Igboland is the home of the Igbo people and it covers most of Southeast Nigeria. This area is divided by the Niger River into two unequal sections – the eastern region and the midwestern region. The river, however, has not acted as a barrier to cultural unity; rather it has provided an easy means of communication.
The question of the origin of Igbo people has not been fully answered but there are very intriguing theories or histories that are now being studied in order to ascertain the origin of the Igbo people
There is a school of thoughts that linked the origin of the Igbo people to Jewish state of Israel. Also, there is another one which claimed that the Igbo people might have migrated from Egypt during the stone age era.
All these aside, historians have located the Igbos originally around the Niger-Benue confluence; thence, due to population pressure, they migrated through the Niger. Igbos during the migration moved from Egypt, through the Sudan and southwards to their present location.
It has become a part of the history that the Igbos have manifested their zest for adventure and industry in their roles as national public servants, educators, captains of industry and commerce, philanthropists, and have contributed in no small measure both to the emancipation of Nigeria from colonial rule and the progress of developing the country.
Igbos are culturally rich people and they are surrounded on all sides by other tribes like Bini, Warri, Ijaw etc.
People & Culture
Igbo people are industrious, friendly and educated people and they played an important role in Nigeria political development.
Igbo people has a dynamic and fascinating cultural heritage that says lots about them, and most of the Igbo people are Christians. Their cultures are further divided into many groups, due to dialects and boundaries among the eastern states in particular and a good sample of this is their traditional way of welcoming visitors, which is usually offering kola to guests, even before they made their mission known.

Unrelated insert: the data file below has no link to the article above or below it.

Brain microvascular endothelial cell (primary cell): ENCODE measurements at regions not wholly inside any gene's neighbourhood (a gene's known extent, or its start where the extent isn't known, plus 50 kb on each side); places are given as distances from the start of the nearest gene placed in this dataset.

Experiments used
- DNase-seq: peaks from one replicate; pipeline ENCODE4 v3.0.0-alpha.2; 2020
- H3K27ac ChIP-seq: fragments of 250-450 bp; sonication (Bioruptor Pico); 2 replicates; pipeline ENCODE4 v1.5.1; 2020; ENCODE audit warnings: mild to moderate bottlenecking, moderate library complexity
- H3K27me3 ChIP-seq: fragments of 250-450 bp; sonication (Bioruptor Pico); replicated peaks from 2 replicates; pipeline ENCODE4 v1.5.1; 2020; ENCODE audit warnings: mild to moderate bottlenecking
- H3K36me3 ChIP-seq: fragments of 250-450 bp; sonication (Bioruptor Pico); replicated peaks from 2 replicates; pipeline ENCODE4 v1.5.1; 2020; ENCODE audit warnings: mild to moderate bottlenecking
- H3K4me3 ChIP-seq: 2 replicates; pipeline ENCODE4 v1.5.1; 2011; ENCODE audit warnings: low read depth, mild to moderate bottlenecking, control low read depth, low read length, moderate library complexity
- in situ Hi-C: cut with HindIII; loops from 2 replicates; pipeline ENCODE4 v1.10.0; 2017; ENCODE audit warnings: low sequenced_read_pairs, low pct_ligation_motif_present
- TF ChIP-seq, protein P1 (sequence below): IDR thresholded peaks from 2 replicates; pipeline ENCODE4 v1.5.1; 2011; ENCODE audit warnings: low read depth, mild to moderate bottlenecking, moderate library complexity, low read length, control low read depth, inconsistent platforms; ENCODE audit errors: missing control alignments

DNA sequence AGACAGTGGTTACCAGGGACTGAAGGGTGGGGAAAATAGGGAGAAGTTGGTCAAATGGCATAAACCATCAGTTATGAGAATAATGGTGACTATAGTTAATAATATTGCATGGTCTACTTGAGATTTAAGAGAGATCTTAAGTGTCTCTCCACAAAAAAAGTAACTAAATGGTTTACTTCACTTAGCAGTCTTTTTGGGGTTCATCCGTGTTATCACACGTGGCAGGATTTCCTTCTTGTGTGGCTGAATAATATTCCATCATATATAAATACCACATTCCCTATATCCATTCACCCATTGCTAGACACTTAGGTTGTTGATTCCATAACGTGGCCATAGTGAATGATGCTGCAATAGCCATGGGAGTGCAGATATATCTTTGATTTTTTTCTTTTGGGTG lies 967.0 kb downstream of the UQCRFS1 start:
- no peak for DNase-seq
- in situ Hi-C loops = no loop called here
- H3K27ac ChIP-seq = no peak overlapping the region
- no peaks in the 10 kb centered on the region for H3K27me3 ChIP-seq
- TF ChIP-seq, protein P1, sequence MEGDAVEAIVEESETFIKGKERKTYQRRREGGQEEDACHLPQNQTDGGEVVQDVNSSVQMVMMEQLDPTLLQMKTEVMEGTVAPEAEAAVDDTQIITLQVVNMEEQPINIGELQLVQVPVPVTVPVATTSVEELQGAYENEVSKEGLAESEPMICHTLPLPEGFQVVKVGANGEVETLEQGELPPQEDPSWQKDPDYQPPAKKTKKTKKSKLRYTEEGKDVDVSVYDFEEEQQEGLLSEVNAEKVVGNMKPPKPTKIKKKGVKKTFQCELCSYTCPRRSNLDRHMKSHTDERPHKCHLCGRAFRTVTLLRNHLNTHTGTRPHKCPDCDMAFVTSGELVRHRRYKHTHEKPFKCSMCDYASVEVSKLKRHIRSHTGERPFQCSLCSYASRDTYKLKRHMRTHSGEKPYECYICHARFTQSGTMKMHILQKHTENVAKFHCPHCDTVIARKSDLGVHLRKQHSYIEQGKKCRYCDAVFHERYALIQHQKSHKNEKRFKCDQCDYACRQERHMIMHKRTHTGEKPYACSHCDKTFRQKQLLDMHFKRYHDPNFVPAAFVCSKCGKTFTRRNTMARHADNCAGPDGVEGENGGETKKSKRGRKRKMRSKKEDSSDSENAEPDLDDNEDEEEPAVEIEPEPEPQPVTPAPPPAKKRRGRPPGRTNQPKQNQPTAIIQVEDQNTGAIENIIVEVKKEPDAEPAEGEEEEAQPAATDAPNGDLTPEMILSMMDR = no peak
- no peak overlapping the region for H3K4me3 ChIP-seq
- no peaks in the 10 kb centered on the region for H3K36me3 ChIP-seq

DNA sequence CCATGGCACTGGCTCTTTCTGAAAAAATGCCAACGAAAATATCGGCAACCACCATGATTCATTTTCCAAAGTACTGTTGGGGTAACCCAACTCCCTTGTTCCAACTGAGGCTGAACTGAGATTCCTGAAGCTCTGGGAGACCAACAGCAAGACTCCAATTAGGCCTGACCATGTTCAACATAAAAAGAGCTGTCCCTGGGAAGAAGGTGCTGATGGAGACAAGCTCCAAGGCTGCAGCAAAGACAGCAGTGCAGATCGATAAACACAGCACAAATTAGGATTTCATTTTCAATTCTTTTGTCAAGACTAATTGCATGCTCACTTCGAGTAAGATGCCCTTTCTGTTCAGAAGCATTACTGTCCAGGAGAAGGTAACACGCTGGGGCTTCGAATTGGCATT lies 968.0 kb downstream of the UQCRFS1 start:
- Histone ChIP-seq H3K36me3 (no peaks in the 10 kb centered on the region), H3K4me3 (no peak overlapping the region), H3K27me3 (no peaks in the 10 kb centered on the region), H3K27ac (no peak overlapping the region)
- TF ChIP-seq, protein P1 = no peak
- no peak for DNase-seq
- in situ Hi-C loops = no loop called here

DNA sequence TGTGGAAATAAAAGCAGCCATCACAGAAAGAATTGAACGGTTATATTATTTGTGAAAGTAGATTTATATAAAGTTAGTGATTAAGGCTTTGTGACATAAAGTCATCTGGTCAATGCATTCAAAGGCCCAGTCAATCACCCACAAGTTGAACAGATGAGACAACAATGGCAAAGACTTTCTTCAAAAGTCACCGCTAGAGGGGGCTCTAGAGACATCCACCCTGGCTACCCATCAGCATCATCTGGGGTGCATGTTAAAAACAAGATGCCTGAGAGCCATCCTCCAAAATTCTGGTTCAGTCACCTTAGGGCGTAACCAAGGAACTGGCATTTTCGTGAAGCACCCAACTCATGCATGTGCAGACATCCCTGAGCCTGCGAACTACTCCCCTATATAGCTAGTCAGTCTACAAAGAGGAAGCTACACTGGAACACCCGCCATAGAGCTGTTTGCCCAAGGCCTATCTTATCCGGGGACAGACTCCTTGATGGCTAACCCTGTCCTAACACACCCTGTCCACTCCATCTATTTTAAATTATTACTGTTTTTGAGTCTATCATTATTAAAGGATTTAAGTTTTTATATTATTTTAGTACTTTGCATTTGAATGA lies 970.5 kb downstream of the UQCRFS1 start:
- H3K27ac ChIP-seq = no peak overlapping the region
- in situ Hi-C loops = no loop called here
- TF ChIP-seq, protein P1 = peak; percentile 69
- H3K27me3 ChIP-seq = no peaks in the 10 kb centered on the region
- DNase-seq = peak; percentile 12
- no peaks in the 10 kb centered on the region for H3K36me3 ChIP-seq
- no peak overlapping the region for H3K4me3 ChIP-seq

The Igbo people have a melodic music style into which they incorporate various percussion instruments; the Udu, which is essentially designed from a clay jug; an Ekwe, which is formed from a hollowed log; and the Ogene, a hand bell designed from forged iron.
Other instruments include Opi – a wind instrument similar to the flute; Igba, and Ichaka. They also have a style of music called Ikorodo, which involves a vocal performance accompanied by several musical instruments.
Another musical form among the Igbos is Highlife, which is a fusion of jazz and traditional music and widely popular in West Africa.
Major towns and cities
Most of the cities and towns in eastern Nigeria are predominantly occupied by the Igbo people. Amongst these main cities are: Enugu City – The Coal City , Owerri, Onitsha, Asaba, Anambra, Abia, Abakaliki, Yenogoa, Orlu etc. Others in the South-Eastern Nigeria are Calabar – The people’s paradise, Port Harcourt, Uyo, Eket, Bonny Island, Ikot Ekpene, Abak.